Can Phil Jackson Bring Winning Touch to Post-Maloof Seattle Franchise?

Zach Buckley@@ZachBuckleyNBANational NBA Featured ColumnistJanuary 22, 2013

EL SEGUNDO, CA - MAY 11:  Phil Jackson, coach of the Los Angeles Lakers, speaks during his last official Lakers news conference at the team's training facility on May 11, 2011 in El Segundo, California. The Lakers were swept out of their best of seven series with the Dallas Mavericks four games to none. NOTE TO USER: User expressly acknowledges and agrees that, by downloading and or using this photograph, User is consenting to the terms and conditions of the Getty Images License Agreement.  (Photo by Kevork Djansezian/Getty Images)
Kevork Djansezian/Getty Images

There are some obviously conflicting emotions on the horizon for Seattle's populace.

For starters, there's an uncontrollable level of joy as the NBA's return to the city grows nearer by the day. While still facing league approval, all signs are pointing to this long overdue reunion taking shape.

Fans of the Sacramento KingsΒ are drawing closer to the stark realization that their team appears to be on its last leg in terms of its current locale, color schemes and even nickname. It's a feeling that the people of Seattle know all too well, considering their own NBA franchise was ripped from their grasp prior to the 2008-09 NBA season.

So the enthusiasm bursting through the collective hearts and minds of Seattleites is hampered a bit by a sympathetic shoulder extending down the Pacific coastline.

If only there were some spiritual guru to help this city sift through the opposing viewpointsβ€”a Zen Master to help them find inner peace in what ought to be a celebration of epic proportions.

Well. according to what longtime NBA scribe Peter Vecsey has been told, help could be on the way:

Source says almost living lock Phil Jackson will become front office face of Seattle-bound Kings' franchise. Won't coach. Will mentor choice

β€” Peter Vecsey (@PeterVecsey1) January 21, 2013

Perhaps of more significance than the potential arrival of Jackson is Vecsey's two-word clarification there, "won't coach."

As decorated as his coaching career was (11 combined championships with the Chicago Bulls and Los Angeles Lakers), Jackson's transition to the front office doesn't guarantee instant success.

For starters, he succeeded with well-rounded rosters headlined by two of the greatest players in league history (first Michael Jordan in Chicago, then Kobe Bryant in Los Angeles).

The current Kings roster isn't completely starved of talent, but they're led by a malcontent (DeMarcus Cousins), a one-dimensional threat (Jimmer Fredette) and a player that may have peaked during his rookie season (Tyreke Evans). Although Sacramento's front office is likely frozen from making any moves this season given the potential ownership change, this roster could look drastically different when the 2013-14 season tips off.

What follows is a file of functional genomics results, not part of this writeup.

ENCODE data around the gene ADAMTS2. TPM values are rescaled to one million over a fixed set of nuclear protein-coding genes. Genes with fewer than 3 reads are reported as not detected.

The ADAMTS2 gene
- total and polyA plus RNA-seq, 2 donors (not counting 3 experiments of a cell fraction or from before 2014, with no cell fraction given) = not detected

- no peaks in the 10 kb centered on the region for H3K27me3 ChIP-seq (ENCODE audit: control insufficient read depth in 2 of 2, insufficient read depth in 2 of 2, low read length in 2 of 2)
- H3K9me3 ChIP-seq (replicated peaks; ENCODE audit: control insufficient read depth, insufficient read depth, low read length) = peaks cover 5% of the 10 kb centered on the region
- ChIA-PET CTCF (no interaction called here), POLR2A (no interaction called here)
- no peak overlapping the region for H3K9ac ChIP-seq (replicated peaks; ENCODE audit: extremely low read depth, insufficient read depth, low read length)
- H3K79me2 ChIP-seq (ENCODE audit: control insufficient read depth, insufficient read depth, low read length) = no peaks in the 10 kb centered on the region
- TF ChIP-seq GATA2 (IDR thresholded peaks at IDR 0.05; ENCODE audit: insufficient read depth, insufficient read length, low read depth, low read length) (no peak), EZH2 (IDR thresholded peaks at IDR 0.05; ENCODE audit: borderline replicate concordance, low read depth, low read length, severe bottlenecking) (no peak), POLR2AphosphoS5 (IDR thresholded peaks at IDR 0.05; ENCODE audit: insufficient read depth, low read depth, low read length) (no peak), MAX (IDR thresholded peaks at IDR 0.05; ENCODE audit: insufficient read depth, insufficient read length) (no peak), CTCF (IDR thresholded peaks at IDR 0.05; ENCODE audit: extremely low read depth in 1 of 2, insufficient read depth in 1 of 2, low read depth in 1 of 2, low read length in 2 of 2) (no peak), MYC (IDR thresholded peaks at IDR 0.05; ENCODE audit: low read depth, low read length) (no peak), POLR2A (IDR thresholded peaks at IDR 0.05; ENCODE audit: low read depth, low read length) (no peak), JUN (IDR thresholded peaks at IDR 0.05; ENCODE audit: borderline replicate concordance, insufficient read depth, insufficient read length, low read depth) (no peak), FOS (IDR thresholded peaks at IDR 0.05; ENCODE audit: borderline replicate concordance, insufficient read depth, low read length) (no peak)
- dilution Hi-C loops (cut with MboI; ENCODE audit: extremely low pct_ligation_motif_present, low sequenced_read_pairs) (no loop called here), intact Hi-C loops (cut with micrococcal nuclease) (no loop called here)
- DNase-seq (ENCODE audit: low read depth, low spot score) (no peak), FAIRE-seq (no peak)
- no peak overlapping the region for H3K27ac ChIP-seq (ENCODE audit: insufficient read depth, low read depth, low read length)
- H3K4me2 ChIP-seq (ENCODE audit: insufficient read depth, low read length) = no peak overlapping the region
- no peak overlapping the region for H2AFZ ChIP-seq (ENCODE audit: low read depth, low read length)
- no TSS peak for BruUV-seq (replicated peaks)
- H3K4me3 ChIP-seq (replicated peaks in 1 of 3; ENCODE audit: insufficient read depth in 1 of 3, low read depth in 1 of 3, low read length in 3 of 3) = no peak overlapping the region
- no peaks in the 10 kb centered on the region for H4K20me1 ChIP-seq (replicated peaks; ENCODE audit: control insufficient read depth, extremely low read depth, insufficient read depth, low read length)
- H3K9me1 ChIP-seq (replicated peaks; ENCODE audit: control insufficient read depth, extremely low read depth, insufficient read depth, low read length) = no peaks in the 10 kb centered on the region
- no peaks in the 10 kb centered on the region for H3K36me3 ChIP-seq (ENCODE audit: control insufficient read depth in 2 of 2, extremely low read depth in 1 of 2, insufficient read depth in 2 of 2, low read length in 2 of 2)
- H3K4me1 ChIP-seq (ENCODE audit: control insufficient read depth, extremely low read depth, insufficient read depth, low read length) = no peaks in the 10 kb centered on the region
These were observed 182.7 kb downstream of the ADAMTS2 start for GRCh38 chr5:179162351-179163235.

Jackson's also shared some tumultuous relationships with front-office members before. His exits from Chicago and Los Angeles were both surrounded by hard feelings between the coach and executive staff.

Of course, that isn't to say that Jackson's destined for failure should he join the organization.

His name carries more weight than perhaps any other living basketball coach, and could potentially lure in some big names to fill out the front office. Current San Antonio Spurs GM R.C. Buford and former Indiana Pacers president Larry Bird are both possible targets for the new owners (according to what league sources told Adrian Wojnarowski of Yahoo! Sports).

Current Kings coach Keith Smart is under contract through next season, but there may not be a less desirable coaching position than one in the midst of a regime change. Smart knows this all too well, having been ousted by new owners after a 10-game improvement during his lone season at the helm of the Golden State Warriors.

Perhaps Jackson would have the kind of influence to finally draw one of the widely sought-after college coaches who have yet to make their NBA jumps (notably, Duke's Mike Krzyzewski or Michigan State's Tom Izzo). He could also prove the perfect mentor for his former player (and assistant) Brian Shaw, current associate head coach of the Pacers.

If nothing else, he'll certainly reinstate relevance into a franchise that's fallen off the NBA radar over the past decade. Much like Jerry West with the Warriors or Pat Riley with the Miami Heat, his mere presence would add validity among fans and analysts alike.

There are more questions to come as this story unfolds, but it's hard to imagine that any solution involving Phil Jackson won't be at least part of the answer.